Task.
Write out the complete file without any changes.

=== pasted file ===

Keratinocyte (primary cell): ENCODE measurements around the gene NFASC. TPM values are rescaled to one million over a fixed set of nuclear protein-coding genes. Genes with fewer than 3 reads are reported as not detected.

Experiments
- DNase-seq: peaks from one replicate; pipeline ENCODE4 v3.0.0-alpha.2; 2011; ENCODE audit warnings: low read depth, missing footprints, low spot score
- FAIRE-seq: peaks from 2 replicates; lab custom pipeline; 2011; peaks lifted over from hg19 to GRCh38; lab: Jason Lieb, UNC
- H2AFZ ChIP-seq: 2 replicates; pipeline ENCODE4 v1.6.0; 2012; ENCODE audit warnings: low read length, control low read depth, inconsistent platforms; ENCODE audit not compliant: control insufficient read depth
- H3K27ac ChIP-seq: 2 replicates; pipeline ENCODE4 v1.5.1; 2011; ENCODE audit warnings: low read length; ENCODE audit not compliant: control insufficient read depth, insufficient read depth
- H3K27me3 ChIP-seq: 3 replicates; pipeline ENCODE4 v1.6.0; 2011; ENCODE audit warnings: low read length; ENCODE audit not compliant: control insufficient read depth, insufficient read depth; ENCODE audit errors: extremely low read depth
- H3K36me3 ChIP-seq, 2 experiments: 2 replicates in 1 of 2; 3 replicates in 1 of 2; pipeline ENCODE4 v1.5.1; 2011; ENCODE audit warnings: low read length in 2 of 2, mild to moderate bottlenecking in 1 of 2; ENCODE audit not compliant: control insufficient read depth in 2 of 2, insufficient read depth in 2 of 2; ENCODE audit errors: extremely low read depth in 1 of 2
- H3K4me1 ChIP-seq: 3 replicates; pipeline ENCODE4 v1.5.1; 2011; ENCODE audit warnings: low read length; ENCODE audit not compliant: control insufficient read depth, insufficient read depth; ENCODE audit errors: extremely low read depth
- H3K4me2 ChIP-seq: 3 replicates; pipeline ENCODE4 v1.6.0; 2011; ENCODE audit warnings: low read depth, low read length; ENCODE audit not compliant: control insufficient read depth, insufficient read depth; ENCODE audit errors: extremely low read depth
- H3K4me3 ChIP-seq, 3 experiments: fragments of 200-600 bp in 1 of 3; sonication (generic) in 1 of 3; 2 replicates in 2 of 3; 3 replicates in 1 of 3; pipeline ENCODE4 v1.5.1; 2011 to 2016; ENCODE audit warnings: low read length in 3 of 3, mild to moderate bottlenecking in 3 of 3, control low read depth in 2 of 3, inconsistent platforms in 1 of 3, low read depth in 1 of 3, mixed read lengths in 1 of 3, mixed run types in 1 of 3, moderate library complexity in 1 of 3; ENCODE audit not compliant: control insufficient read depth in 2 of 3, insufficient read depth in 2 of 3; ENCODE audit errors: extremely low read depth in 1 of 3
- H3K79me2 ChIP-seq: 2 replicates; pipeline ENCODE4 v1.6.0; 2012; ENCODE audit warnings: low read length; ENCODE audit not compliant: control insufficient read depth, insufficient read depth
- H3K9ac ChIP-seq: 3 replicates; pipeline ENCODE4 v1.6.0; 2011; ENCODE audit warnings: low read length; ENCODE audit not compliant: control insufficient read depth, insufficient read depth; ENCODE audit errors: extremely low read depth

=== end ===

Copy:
Keratinocyte (primary cell): ENCODE measurements around the gene NFASC. TPM values are rescaled to one million over a fixed set of nuclear protein-coding genes. Genes with fewer than 3 reads are reported as not detected.

Experiments
- DNase-seq: peaks from one replicate; pipeline ENCODE4 v3.0.0-alpha.2; 2011; ENCODE audit warnings: low read depth, missing footprints, low spot score
- FAIRE-seq: peaks from 2 replicates; lab custom pipeline; 2011; peaks lifted over from hg19 to GRCh38; lab: Jason Lieb, UNC
- H2AFZ ChIP-seq: 2 replicates; pipeline ENCODE4 v1.6.0; 2012; ENCODE audit warnings: low read length, control low read depth, inconsistent platforms; ENCODE audit not compliant: control insufficient read depth
- H3K27ac ChIP-seq: 2 replicates; pipeline ENCODE4 v1.5.1; 2011; ENCODE audit warnings: low read length; ENCODE audit not compliant: control insufficient read depth, insufficient read depth
- H3K27me3 ChIP-seq: 3 replicates; pipeline ENCODE4 v1.6.0; 2011; ENCODE audit warnings: low read length; ENCODE audit not compliant: control insufficient read depth, insufficient read depth; ENCODE audit errors: extremely low read depth
- H3K36me3 ChIP-seq, 2 experiments: 2 replicates in 1 of 2; 3 replicates in 1 of 2; pipeline ENCODE4 v1.5.1; 2011; ENCODE audit warnings: low read length in 2 of 2, mild to moderate bottlenecking in 1 of 2; ENCODE audit not compliant: control insufficient read depth in 2 of 2, insufficient read depth in 2 of 2; ENCODE audit errors: extremely low read depth in 1 of 2
- H3K4me1 ChIP-seq: 3 replicates; pipeline ENCODE4 v1.5.1; 2011; ENCODE audit warnings: low read length; ENCODE audit not compliant: control insufficient read depth, insufficient read depth; ENCODE audit errors: extremely low read depth
- H3K4me2 ChIP-seq: 3 replicates; pipeline ENCODE4 v1.6.0; 2011; ENCODE audit warnings: low read depth, low read length; ENCODE audit not compliant: control insufficient read depth, insufficient read depth; ENCODE audit errors: extremely low read depth
- H3K4me3 ChIP-seq, 3 experiments: fragments of 200-600 bp in 1 of 3; sonication (generic) in 1 of 3; 2 replicates in 2 of 3; 3 replicates in 1 of 3; pipeline ENCODE4 v1.5.1; 2011 to 2016; ENCODE audit warnings: low read length in 3 of 3, mild to moderate bottlenecking in 3 of 3, control low read depth in 2 of 3, inconsistent platforms in 1 of 3, low read depth in 1 of 3, mixed read lengths in 1 of 3, mixed run types in 1 of 3, moderate library complexity in 1 of 3; ENCODE audit not compliant: control insufficient read depth in 2 of 3, insufficient read depth in 2 of 3; ENCODE audit errors: extremely low read depth in 1 of 3
- H3K79me2 ChIP-seq: 2 replicates; pipeline ENCODE4 v1.6.0; 2012; ENCODE audit warnings: low read length; ENCODE audit not compliant: control insufficient read depth, insufficient read depth
- H3K9ac ChIP-seq: 3 replicates; pipeline ENCODE4 v1.6.0; 2011; ENCODE audit warnings: low read length; ENCODE audit not compliant: control insufficient read depth, insufficient read depth; ENCODE audit errors: extremely low read depth